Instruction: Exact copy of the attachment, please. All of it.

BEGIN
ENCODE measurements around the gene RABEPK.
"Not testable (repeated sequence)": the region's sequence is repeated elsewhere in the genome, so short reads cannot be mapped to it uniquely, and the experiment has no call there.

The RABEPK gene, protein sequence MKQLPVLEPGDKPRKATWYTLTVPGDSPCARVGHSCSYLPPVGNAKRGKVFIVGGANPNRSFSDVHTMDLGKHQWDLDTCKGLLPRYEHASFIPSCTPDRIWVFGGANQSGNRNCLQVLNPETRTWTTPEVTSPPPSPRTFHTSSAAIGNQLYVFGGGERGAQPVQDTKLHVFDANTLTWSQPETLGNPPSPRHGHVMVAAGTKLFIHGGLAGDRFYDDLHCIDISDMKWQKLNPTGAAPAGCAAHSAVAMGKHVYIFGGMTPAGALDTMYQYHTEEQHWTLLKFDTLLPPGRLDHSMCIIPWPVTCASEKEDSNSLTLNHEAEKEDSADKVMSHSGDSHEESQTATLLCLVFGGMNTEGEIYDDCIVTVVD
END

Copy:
ENCODE measurements around the gene RABEPK.
"Not testable (repeated sequence)": the region's sequence is repeated elsewhere in the genome, so short reads cannot be mapped to it uniquely, and the experiment has no call there.

The RABEPK gene, protein sequence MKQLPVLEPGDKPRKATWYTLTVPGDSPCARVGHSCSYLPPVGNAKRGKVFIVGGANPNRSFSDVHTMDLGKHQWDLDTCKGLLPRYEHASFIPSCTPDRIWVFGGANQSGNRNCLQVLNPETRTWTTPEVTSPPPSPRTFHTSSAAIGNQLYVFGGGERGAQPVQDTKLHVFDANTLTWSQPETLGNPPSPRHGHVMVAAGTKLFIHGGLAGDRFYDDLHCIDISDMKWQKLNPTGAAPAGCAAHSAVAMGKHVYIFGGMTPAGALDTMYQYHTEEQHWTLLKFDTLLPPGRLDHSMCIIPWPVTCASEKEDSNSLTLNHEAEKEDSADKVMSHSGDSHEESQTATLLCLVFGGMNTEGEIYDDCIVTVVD